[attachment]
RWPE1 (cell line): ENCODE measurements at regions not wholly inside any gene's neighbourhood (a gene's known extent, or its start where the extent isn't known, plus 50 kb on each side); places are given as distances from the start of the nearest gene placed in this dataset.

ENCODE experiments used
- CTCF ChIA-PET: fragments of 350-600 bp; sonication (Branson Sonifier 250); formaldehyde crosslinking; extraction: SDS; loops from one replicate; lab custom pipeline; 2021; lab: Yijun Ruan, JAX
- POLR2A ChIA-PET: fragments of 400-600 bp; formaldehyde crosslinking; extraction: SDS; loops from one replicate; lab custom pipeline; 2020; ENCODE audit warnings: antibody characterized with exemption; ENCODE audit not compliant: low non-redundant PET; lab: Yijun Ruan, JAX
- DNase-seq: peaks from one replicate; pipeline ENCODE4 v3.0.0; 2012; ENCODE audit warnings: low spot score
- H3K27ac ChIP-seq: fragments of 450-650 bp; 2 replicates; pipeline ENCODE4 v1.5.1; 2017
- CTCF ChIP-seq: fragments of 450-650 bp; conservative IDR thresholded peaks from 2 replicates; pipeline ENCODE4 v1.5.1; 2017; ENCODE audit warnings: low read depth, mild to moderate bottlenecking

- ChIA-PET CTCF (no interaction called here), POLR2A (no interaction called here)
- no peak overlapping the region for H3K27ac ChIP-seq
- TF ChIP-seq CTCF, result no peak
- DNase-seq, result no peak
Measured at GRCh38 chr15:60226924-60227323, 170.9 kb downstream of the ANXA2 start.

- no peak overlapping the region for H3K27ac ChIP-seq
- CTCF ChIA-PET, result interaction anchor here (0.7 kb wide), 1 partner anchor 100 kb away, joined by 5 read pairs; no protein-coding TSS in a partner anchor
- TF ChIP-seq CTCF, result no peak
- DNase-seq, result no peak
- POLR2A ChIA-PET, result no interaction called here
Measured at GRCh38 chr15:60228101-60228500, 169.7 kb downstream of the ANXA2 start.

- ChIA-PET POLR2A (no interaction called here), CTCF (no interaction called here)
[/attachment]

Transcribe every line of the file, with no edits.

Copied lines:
RWPE1 (cell line): ENCODE measurements at regions not wholly inside any gene's neighbourhood (a gene's known extent, or its start where the extent isn't known, plus 50 kb on each side); places are given as distances from the start of the nearest gene placed in this dataset.

ENCODE experiments used
- CTCF ChIA-PET: fragments of 350-600 bp; sonication (Branson Sonifier 250); formaldehyde crosslinking; extraction: SDS; loops from one replicate; lab custom pipeline; 2021; lab: Yijun Ruan, JAX
- POLR2A ChIA-PET: fragments of 400-600 bp; formaldehyde crosslinking; extraction: SDS; loops from one replicate; lab custom pipeline; 2020; ENCODE audit warnings: antibody characterized with exemption; ENCODE audit not compliant: low non-redundant PET; lab: Yijun Ruan, JAX
- DNase-seq: peaks from one replicate; pipeline ENCODE4 v3.0.0; 2012; ENCODE audit warnings: low spot score
- H3K27ac ChIP-seq: fragments of 450-650 bp; 2 replicates; pipeline ENCODE4 v1.5.1; 2017
- CTCF ChIP-seq: fragments of 450-650 bp; conservative IDR thresholded peaks from 2 replicates; pipeline ENCODE4 v1.5.1; 2017; ENCODE audit warnings: low read depth, mild to moderate bottlenecking

- ChIA-PET CTCF (no interaction called here), POLR2A (no interaction called here)
- no peak overlapping the region for H3K27ac ChIP-seq
- TF ChIP-seq CTCF, result no peak
- DNase-seq, result no peak
Measured at GRCh38 chr15:60226924-60227323, 170.9 kb downstream of the ANXA2 start.

- no peak overlapping the region for H3K27ac ChIP-seq
- CTCF ChIA-PET, result interaction anchor here (0.7 kb wide), 1 partner anchor 100 kb away, joined by 5 read pairs; no protein-coding TSS in a partner anchor
- TF ChIP-seq CTCF, result no peak
- DNase-seq, result no peak
- POLR2A ChIA-PET, result no interaction called here
Measured at GRCh38 chr15:60228101-60228500, 169.7 kb downstream of the ANXA2 start.

- ChIA-PET POLR2A (no interaction called here), CTCF (no interaction called here)